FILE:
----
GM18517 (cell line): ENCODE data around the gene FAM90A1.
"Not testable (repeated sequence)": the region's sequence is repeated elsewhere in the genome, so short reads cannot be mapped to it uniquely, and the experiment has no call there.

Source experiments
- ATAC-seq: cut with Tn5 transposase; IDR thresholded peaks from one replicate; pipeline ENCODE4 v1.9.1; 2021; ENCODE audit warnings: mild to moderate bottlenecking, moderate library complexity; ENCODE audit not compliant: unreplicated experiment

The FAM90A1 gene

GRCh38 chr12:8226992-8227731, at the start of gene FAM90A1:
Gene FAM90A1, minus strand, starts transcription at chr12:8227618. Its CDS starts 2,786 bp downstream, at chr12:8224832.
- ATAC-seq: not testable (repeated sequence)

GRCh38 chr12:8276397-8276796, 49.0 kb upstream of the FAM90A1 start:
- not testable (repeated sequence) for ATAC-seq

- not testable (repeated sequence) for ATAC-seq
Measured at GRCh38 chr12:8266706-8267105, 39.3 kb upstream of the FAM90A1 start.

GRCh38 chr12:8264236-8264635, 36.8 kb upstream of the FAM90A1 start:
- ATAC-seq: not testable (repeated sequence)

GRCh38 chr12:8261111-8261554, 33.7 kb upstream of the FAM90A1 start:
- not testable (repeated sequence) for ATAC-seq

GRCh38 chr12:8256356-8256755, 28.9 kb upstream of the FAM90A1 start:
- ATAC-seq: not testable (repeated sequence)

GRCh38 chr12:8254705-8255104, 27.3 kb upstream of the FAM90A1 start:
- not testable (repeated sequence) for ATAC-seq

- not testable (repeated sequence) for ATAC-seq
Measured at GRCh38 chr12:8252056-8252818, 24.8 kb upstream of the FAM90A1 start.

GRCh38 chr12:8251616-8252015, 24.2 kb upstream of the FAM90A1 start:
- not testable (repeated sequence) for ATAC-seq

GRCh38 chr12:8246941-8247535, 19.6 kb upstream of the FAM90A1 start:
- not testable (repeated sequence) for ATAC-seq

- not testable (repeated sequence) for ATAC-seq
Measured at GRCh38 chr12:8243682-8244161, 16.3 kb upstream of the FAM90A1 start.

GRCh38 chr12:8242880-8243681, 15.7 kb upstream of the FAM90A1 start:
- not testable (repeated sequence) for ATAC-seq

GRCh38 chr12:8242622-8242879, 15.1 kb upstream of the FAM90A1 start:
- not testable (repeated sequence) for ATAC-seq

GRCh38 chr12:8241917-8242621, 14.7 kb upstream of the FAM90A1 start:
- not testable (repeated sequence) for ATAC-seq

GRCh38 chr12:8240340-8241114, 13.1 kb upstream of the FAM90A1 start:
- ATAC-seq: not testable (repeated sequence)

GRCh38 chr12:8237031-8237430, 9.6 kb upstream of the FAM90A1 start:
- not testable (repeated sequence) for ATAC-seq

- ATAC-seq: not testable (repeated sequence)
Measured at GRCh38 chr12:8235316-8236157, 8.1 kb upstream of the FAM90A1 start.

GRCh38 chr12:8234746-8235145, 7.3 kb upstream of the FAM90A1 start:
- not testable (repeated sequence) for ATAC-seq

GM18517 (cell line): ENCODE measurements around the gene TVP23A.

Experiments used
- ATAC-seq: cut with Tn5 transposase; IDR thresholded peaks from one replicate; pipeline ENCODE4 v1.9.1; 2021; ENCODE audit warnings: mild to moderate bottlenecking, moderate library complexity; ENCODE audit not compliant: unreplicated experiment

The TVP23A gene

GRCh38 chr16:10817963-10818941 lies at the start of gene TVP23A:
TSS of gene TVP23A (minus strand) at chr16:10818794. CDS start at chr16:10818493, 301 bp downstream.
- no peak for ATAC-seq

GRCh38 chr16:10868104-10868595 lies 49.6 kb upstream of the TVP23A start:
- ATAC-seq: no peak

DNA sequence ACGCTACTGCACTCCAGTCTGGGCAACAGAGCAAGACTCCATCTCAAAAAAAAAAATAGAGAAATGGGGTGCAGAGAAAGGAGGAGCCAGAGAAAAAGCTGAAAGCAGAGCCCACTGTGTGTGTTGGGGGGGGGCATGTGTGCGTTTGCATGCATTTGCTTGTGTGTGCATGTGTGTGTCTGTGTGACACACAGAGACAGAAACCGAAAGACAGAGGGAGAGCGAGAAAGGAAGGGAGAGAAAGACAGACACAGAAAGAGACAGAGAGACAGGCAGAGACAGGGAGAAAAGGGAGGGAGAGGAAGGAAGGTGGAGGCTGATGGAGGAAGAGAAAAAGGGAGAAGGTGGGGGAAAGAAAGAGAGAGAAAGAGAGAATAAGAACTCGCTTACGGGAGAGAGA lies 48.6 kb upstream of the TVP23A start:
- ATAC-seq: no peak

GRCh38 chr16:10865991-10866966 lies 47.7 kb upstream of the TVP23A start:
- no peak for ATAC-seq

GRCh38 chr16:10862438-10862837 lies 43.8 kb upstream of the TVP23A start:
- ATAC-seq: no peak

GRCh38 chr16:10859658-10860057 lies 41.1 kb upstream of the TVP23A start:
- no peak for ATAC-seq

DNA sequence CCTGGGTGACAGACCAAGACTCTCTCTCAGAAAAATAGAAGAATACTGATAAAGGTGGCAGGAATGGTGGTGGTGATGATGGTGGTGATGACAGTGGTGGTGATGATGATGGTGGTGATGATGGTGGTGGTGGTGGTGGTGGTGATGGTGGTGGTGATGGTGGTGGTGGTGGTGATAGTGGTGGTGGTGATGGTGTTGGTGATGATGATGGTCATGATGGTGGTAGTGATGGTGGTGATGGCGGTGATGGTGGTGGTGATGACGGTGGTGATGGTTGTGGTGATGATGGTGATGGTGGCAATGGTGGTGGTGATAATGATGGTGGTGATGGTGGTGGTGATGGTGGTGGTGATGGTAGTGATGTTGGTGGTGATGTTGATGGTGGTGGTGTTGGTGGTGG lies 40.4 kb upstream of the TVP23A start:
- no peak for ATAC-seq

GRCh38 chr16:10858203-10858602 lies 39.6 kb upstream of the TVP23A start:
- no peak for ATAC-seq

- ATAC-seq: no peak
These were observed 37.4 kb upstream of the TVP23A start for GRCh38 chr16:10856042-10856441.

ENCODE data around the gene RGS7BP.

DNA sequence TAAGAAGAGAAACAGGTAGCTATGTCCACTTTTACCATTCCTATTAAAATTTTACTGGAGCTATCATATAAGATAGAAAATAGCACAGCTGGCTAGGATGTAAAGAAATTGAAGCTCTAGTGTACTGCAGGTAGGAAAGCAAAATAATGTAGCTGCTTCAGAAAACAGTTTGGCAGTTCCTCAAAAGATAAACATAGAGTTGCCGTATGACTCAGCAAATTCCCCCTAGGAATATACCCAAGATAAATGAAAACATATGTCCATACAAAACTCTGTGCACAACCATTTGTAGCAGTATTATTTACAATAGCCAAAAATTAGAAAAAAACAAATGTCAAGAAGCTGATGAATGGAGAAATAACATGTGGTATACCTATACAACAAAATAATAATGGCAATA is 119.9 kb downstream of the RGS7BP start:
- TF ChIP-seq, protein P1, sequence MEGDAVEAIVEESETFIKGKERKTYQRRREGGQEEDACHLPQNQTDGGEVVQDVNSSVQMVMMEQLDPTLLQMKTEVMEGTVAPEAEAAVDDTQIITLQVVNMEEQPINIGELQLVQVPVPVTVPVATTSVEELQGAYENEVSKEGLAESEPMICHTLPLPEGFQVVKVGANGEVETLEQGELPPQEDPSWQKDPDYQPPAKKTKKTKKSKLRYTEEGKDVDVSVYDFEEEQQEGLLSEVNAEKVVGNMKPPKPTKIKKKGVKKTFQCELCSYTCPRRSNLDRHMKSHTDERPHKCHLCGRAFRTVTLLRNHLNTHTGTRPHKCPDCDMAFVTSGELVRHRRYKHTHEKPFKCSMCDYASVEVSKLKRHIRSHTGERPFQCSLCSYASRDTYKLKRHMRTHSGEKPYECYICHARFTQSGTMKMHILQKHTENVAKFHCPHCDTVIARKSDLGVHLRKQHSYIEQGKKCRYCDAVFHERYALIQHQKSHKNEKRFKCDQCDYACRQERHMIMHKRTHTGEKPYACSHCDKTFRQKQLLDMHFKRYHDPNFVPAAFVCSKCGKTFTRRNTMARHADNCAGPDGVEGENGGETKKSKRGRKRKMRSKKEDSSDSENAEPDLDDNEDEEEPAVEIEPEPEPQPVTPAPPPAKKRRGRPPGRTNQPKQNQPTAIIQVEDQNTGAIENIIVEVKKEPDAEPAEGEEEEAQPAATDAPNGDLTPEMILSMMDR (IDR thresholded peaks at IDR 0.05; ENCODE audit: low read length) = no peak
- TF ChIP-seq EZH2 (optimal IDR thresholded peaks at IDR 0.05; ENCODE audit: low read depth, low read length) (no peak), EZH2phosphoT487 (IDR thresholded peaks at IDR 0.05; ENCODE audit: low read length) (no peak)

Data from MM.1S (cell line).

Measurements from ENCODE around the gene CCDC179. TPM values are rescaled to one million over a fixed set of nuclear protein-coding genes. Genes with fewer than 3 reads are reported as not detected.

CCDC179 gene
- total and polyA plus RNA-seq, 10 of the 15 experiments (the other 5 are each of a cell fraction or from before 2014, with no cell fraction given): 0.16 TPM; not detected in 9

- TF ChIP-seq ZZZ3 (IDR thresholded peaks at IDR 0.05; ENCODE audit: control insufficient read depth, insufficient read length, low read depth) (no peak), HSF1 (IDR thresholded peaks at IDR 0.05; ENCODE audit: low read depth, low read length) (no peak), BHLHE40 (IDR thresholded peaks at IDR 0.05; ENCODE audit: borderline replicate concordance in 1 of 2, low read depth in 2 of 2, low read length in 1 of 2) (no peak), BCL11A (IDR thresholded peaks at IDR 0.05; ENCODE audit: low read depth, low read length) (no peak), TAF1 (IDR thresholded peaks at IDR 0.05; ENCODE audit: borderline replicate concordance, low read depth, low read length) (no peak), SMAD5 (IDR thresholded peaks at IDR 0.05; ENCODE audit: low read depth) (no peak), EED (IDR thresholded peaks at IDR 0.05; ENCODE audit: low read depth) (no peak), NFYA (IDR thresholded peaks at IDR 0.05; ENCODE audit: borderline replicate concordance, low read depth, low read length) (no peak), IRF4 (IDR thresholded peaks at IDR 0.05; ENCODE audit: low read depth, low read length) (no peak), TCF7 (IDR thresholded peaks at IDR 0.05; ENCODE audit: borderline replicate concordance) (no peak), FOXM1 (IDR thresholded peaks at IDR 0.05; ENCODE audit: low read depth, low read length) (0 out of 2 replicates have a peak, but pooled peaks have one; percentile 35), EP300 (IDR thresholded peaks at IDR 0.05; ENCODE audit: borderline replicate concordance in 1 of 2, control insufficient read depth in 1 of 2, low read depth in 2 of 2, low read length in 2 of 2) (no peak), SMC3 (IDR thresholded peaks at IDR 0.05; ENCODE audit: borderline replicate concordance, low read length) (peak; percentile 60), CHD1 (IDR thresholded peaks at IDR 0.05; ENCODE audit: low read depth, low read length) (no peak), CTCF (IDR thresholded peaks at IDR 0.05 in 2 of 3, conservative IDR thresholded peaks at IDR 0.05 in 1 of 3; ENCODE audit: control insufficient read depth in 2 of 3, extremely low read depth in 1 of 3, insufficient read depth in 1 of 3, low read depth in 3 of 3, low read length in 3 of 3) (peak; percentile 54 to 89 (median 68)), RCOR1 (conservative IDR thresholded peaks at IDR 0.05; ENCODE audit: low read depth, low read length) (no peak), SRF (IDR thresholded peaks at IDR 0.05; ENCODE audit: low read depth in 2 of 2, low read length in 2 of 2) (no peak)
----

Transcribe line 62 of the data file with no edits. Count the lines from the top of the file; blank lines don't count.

GRCh38 chr16:10858203-10858602 lies 39.6 kb upstream of the TVP23A start: